By Massoud Derhally
According to the Deloitte & Touche HotelBenchmark Survey (HBS), the travel and tourism industry in the Arab region represents an annual economy valued at more than US $60 billion, making it the largest sector after oil.
Crisis in the Middle East? ‘What crisis?’ says the Deloitte & Touche HotelBenchmark Survey (HBS), which monitors key performance indicators of 6,000 hotels in more than 300 markets. According to the survey’s latest data, the travel and tourism industry in the Arab region represents an annual economy valued at more than US $60 billion, making it the largest sector after oil.
The Middle East region, according to the World Tourism Organization (WTO) will generate more than 60 million travellers by the year 2020, a significant increase, says HBS, from the 2002 level of 20 million travellers who spent over US $29 billion.
Despite rising tension and travel advisories issued by the U.S. Department of State for Iraq, Bahrain, Qatar, Saudi Arabia, Syria, Lebanon, Jordan, Kuwait and Yemen, the HotelBenchmark Survey says that in January 2003, several Middle East destinations achieved excellent levels of demand.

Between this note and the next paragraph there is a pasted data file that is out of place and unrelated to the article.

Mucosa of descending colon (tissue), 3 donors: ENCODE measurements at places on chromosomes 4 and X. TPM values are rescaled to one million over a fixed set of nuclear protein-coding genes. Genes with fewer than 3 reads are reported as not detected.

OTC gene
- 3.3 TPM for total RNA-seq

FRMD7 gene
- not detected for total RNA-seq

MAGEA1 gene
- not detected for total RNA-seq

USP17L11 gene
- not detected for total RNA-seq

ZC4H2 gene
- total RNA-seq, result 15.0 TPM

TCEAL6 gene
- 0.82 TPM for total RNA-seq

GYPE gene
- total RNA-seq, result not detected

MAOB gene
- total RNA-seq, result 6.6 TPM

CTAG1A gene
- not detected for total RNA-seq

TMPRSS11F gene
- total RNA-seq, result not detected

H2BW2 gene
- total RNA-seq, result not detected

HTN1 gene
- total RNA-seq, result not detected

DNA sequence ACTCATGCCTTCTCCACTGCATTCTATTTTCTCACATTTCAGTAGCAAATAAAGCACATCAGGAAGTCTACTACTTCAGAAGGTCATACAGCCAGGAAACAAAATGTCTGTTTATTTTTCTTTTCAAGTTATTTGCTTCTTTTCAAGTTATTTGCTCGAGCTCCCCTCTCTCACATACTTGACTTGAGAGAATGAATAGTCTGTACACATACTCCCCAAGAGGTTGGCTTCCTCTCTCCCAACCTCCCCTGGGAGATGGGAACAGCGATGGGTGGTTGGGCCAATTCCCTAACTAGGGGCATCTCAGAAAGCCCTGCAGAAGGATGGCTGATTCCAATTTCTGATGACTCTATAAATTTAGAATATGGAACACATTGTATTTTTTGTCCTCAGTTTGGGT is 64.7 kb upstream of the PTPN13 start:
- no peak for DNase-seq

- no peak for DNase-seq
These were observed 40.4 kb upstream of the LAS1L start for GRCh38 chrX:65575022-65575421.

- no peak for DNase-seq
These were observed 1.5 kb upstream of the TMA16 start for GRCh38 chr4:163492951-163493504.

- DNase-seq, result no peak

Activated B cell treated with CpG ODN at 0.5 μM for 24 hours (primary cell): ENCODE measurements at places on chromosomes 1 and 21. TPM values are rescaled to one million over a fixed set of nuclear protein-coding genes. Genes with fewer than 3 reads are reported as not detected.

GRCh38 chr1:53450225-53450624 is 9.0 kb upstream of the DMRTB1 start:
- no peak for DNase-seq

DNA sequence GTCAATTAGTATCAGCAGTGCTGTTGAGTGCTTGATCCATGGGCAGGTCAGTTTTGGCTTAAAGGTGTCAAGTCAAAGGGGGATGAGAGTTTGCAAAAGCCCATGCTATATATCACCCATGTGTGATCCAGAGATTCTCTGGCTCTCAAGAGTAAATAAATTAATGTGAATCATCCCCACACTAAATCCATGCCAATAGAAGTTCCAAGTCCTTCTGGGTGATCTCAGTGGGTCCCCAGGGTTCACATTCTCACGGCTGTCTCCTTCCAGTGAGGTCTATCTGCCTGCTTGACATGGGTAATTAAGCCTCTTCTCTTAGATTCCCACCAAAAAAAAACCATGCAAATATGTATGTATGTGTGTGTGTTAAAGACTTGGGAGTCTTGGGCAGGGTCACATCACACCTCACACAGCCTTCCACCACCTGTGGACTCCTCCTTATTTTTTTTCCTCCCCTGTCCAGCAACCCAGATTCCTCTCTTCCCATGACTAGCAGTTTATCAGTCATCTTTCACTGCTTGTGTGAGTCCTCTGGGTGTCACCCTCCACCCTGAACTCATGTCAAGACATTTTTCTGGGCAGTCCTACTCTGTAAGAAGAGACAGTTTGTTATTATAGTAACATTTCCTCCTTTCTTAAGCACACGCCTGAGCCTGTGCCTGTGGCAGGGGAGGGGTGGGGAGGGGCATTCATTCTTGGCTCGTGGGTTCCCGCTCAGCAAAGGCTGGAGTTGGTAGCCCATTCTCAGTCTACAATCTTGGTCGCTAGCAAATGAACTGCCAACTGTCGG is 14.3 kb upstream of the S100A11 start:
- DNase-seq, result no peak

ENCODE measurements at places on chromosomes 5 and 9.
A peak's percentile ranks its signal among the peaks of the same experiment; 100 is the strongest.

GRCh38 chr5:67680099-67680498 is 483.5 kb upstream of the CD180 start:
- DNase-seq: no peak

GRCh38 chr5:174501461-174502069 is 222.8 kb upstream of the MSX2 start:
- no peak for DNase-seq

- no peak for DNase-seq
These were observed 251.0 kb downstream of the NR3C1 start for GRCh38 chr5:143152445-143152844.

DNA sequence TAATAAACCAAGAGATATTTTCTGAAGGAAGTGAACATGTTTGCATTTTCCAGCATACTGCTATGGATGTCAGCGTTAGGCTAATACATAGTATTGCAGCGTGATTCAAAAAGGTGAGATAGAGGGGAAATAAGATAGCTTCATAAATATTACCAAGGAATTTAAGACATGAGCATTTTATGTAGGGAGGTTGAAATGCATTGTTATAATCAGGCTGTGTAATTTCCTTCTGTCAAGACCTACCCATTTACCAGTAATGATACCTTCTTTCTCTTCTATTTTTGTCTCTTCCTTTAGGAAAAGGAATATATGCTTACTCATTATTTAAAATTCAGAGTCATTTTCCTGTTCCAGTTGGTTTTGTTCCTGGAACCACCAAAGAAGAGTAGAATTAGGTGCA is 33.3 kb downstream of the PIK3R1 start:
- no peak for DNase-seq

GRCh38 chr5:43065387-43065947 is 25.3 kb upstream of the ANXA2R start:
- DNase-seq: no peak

Hotels at Cairo Heliopolis, Kuwait, Qatar, Dubai and in the regional UAE all achieved occupancies in excess of 75%. “There were only a few locations where demand was lower than last year — only in Manama, Alexandria and Abu Dhabi were occupancies significantly below those of 2002,” says the survey.
“Generally speaking, average rates grew in January 2003 compared to January 2002 — by almost 50% in Hurghada, by more than 40% at the Egyptian Red Sea Resorts and by more than 35% at Jumeirah Beach,” added the survey.
At two Egyptian locations, revPAR (revenue per available room), doubled over 2002 levels – Cairo Pyramids, and the Red Sea Resorts of Safaga, El Gouna and El Quseir – and double-digit growth in revPAR was the norm.
There is however, a mixed bag of results. “Notwithstanding this growth, revPAR levels in several destinations remain very low - the Red Sea Resorts only achieved $15, Hurghada $16 and Luxor and Alexandria only $18. Compare this with revPAR of $167 achieved by the hotels at Jumeirah Beach and $147 in Kuwait,” said the survey.
“So far so good...but if we look at how the region’s hotels traded in January 2003 compared to January 2001 the changes are in some cases startling,” says the survey. While some hotels have recorded revPAR declines of up to 40% in the North Africa region there are cities in the region growing revPAR significantly during 2003 compared to 2001. According to the survey, “Kuwaiti hotels are generating almost 50% more revPAR this year than two years ago, Doha hotels are up almost 40% and Riyadh is up almost 30%.”